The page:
* NY factory index falls in Nov to weakest since May-NY Fed
* Twitter options begin trading
* Exxon Mobil, J.C. Penney gain after hedge fund filings
* Indexes up: Dow 0.3 pct, S&P 0.2 pct, Nasdaq 0.1 pct
NEW YORK, Nov 15 (Reuters) - The Dow and the S&P 500 climbed to fresh highs on Friday in the wake of reassuring remarks by Federal Reserve chair nominee Janet Yellen that the central bank's accommodative policies would continue.
Still, the advance was limited, with both indexes on track for a sixth consecutive week of gains and the S&P 500 less than 10 points away from 1,800, its next level of potential resistance. The Nasdaq 100 index was near a 13-year high.
A divergence continued between large-cap and mid- and small-cap stocks - viewed to be riskier as they exhibit greater sensitivity to macroeconomic factors - with the Russell 2000 index of small- and mid-cap stocks flat at 1,111.37.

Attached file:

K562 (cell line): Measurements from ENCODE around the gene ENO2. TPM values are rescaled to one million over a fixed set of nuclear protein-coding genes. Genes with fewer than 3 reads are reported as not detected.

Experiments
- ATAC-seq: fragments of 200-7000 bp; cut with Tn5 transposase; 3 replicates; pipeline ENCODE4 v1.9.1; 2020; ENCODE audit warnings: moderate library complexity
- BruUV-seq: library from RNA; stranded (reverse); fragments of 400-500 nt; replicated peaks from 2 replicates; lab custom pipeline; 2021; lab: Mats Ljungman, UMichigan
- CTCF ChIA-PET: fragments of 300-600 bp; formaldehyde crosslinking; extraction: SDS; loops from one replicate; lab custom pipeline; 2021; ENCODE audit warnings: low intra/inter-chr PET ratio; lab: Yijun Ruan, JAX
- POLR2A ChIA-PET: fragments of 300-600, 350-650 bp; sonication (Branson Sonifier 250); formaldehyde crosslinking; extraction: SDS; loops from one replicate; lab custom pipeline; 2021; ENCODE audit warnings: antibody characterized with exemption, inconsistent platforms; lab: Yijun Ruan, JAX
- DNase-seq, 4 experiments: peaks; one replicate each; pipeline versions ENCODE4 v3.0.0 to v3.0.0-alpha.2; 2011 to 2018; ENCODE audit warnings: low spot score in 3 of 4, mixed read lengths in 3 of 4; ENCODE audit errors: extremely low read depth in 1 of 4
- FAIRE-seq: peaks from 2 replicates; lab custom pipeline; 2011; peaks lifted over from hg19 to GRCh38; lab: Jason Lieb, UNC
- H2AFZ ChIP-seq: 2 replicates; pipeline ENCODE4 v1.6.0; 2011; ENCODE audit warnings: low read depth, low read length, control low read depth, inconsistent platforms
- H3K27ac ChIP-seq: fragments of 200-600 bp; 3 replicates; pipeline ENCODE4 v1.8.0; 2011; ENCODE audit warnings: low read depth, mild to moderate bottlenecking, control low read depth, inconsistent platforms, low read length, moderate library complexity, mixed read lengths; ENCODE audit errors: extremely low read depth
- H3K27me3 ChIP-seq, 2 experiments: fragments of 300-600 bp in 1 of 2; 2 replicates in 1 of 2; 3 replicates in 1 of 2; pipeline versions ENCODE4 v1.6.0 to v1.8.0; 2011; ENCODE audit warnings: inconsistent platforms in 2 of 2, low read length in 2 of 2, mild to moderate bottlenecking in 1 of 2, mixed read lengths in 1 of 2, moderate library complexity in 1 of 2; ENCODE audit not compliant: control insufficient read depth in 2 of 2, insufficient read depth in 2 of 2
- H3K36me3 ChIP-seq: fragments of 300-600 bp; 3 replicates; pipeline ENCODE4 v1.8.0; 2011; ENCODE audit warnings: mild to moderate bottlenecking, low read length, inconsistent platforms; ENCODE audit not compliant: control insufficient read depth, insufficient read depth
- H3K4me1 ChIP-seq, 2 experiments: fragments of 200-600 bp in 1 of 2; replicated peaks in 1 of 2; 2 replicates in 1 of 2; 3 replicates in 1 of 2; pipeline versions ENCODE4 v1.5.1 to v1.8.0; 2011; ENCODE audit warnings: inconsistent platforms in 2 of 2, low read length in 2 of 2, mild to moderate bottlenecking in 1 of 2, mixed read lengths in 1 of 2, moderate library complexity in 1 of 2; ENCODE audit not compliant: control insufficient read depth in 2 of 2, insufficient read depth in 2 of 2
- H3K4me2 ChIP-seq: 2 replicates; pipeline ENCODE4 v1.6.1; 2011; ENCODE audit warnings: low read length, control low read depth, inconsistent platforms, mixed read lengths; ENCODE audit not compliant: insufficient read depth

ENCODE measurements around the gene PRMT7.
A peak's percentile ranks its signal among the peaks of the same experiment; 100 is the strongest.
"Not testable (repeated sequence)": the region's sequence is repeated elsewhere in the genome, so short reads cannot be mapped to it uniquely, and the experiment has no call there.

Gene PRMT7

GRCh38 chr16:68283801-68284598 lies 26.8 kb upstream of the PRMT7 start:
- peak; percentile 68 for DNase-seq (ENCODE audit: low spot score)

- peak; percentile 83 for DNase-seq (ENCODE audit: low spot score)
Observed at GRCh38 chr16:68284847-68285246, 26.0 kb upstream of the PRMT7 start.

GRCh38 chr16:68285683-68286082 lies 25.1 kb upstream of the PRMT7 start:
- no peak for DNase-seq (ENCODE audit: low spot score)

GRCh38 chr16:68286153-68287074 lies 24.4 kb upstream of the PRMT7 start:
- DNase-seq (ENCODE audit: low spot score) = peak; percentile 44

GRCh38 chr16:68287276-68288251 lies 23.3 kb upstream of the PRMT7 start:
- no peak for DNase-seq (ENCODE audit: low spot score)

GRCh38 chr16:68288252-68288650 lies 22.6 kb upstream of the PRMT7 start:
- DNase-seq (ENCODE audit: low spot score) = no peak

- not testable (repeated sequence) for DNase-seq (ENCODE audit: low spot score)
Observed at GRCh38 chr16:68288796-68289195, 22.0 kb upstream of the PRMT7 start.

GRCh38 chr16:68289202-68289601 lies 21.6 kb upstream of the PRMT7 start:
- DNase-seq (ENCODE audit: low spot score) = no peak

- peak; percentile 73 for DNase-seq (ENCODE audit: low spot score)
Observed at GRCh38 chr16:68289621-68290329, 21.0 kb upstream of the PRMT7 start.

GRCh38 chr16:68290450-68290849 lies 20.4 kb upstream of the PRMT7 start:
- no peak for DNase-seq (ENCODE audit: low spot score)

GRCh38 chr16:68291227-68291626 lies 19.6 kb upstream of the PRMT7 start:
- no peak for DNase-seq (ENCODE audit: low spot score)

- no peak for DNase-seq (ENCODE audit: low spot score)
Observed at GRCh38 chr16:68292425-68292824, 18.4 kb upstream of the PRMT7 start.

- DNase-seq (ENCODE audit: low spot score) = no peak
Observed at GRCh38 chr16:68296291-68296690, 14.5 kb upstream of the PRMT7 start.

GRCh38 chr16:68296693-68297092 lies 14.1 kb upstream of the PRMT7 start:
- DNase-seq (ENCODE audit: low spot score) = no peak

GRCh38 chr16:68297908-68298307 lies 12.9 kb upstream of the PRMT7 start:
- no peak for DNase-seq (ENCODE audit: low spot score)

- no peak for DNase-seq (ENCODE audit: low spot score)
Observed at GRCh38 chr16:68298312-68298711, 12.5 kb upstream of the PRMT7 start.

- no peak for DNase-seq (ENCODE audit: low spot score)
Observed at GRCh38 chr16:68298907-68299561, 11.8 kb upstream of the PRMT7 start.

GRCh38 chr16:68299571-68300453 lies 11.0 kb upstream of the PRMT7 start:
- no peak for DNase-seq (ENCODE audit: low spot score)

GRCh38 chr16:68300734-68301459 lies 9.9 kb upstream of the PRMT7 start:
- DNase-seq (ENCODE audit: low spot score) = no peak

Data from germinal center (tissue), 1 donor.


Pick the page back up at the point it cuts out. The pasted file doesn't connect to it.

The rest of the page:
"Going forward, I'm keeping an eye on the 1,120 area on the Russell 2000, as small-cap leadership would be a good sign for risk appetite," said Bryan Sapp, senior trading analyst at Schaefer's Investment Research in Cincinnati, Ohio.
The Dow Jones industrial average was up 39.21 points, or 0.25 percent, at 15,915.43. The Standard & Poor's 500 Index was up 2.94 points, or 0.16 percent, at 1,793.56. The Nasdaq Composite Index was up 3.24 points, or 0.08 percent, at 3,975.98.
Exxon Mobil Corp rose 1.3 percent to $94.41 a day after Warren Buffett's Berkshire Hathaway Inc disclosed a new $3.45 billion stake in the world's largest publicly traded oil company.
J.C. Penney Co shares rose 3.3 percent to $8.98 after a number of hedge funds including Highfields Capital, Jana Partners and Farallon Capital Management Group took positions in the ailing department store operator, and Glenview Capital, already a big owner, added to its holdings.
Following Twitter 's trading debut on the New York Stock Exchange on Nov. 7, options market makers began pricing and trading contracts Friday to buy or sell Twitter shares at various prices in the future.
Data showed New York state's manufacturing sector unexpectedly shrank this month while U.S. industrial production fell in October as output at power plants and mines declined. The market barely reacted to the reports.